If you refer to Danielle Colby as a renaissance woman, the suggestion is more likely to elicit a laugh than a nod of agreement.
Her diverse and somewhat exotic resumé includes designing clothing and jewelry, running a clothing boutique, managing and performing in a burlesque troupe and, most notably, co-starring in the hugely popular History TV reality series American Pickers, but the 38-year-old native of Davenport, Iowa, is reluctant to attach any flowery foreign-language descriptives to the various things she does.
"I think 'renaissance woman' is a really fancy way of saying that I'm scatter-brained and non-commital," says Colby, who will be in Winnipeg this week to meet fans and sign autographs during the annual World of Wheels show at the RBC Convention Centre. "I do a lot of things; I guess I'm a bit of a workaholic. I have an incredibly supportive family... and I don't have much of a social life. I have fun, but I don't commit to anything easily.
"The only thing I've every fully committed myself to, as far as projects go, is American Pickers. Everything else is secondary. I've come to realize that I'm not going to be a Fortune 500 burlesque dancer or a Fortune 500 clothing designer at this point in my life because I have other priorities that trump those things. My main priority is my family, and my next priority is American Pickers, because I love it and it's worth my time and energy."
Colby's appearance at World of Wheels takes place March 14, from 6 p.m. to 10 p.m.
Colby's role in American Pickers calls for her to provide back-at-the-office support and antique-seeking leads to "pickers" Mike Wolfe and Frank Fritz while they're touring the American countryside in their familiar oversized Mercedes Benz panel van, in search of what the show's opening-title sequence describes as "rusty gold."
In fact, Colby started working at the duo's shop, Antique Archeology, only after series creator Wolfe sold the series concept to U.S. cable's History Channel. The two had known each other for several years, and Wolfe decided the show would have a better chance of attracting an audience if the office had a manager who represented something other than the stereotypical antique-shop nerd.
Colby, heavily tattooed with a rockabilly style, seemed a perfect choice.
"Mike and I have been friends for about 15 years. I guess I was always (a picker) because I've always been a big collector of vintage antiques, but he showed me there's this whole other world to collecting. He used to do a lot of business on eBay, when it first started out, and I would help him out once in a while. He would come into town if he needed something fixed; I'm very technical-minded, so I could fix whatever he needed when he had damaged antiques," she explains.
"He's not a man who trusts people quickly, so it took some years of getting to know him and understanding what he does. We built this really great friendship, and eventually he trusted me with his bank account and his money and all these other responsibilities, and he wanted me to take part in this (TV series) adventure with him."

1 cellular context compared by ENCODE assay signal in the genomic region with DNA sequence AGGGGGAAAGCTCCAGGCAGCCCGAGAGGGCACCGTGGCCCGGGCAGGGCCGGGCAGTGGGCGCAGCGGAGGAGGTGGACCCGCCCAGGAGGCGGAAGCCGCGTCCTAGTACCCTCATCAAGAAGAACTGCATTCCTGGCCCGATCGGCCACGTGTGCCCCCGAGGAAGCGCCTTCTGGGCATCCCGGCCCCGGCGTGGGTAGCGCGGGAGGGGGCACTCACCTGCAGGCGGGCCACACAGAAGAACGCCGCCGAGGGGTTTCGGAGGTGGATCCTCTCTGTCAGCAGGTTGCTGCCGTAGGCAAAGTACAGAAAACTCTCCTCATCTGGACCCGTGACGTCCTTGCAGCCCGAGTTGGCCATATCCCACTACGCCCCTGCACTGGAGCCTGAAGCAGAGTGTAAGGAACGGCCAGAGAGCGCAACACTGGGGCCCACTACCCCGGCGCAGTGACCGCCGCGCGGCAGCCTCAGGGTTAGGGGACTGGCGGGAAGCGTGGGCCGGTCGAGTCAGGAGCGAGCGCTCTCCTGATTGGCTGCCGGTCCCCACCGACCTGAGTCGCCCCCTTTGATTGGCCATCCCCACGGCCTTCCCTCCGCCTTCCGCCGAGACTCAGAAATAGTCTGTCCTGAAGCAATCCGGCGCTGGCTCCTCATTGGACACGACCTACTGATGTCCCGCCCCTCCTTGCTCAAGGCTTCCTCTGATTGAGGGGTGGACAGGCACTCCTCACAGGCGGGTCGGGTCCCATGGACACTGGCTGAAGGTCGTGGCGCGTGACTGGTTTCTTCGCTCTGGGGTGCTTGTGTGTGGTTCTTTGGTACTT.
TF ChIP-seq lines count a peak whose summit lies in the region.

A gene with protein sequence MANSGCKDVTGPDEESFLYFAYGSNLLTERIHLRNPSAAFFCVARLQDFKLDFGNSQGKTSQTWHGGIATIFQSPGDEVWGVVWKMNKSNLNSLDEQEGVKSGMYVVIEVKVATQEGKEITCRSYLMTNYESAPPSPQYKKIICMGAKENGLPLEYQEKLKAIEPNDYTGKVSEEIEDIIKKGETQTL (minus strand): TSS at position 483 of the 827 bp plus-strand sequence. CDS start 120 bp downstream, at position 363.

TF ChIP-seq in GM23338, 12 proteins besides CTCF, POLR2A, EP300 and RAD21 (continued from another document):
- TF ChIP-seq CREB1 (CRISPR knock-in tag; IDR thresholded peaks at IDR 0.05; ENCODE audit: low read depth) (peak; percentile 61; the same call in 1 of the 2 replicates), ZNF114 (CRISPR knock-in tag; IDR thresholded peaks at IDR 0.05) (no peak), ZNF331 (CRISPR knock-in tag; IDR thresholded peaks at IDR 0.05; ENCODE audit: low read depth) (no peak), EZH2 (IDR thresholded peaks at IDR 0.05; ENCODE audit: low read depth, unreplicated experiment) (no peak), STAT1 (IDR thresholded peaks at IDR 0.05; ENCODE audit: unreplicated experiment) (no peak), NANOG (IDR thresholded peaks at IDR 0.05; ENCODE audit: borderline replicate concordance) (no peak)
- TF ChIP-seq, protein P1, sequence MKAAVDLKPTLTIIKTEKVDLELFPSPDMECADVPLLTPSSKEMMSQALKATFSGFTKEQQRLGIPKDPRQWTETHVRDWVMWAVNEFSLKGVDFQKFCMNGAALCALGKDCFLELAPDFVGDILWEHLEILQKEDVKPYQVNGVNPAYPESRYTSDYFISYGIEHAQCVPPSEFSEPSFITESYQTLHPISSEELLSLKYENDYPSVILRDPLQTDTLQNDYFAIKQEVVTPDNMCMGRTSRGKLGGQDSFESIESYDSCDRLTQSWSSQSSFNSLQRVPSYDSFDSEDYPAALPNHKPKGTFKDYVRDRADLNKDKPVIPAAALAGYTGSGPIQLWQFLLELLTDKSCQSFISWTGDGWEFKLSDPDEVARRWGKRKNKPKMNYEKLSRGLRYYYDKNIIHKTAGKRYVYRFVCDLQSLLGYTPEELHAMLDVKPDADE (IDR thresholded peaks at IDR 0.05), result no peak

It took several years of pitching, rejection and frustration before Wolfe finally convinced History to give his idea a try. American Pickers premièred in January 2010; by September, Pickers was the top-rated new non-fiction series of that year, attracting more than five million viewers in the U.S.
Most of the credit for the show's popularity belongs to Wolfe and Fritz and they way they relate to the "collectors" they encounter while they're on the road, Colby says.
"Mike hates the word 'hoarder.' He believes that these people just have a different passion about life, even if maybe they don't know how to go about it in a healthy way. You know, maybe we're just hoarders who've had more therapy," she says.
"These people are human beings, even if they live in homes that don't look like your home, and maybe you're not comfortable with the idea of living in those surroundings. It's important to remember that there's a lot of mental history that goes into why a person's home looks a certain way; these people are delicate, and they deserve to be treated with respect and love and kindness -- maybe even a little more so than the average person."
When she's not involved with Pickers, Colby spends her time parenting two teenage children, managing and performing (under the stage name Dannie Diesel) in Burlesque le'Moustache (a troupe that includes two sisters and a niece), designing vintage-inspired clothing and jewelry, and running the Chicago-based boutique 4 Miles 2 Memphis.
Last year, she launched the first-ever Iowa Burlesque Festival in Davenport; the event attracted a large audience that crossed over from the various aspects of her performing life.
"(Davenport) is really close to Antique Archeology, which is really great because people can come in, see a burlesque show, and then head over to see the American Pickers home," she says. "They're within 10 minutes of each other, so it all fits together really well."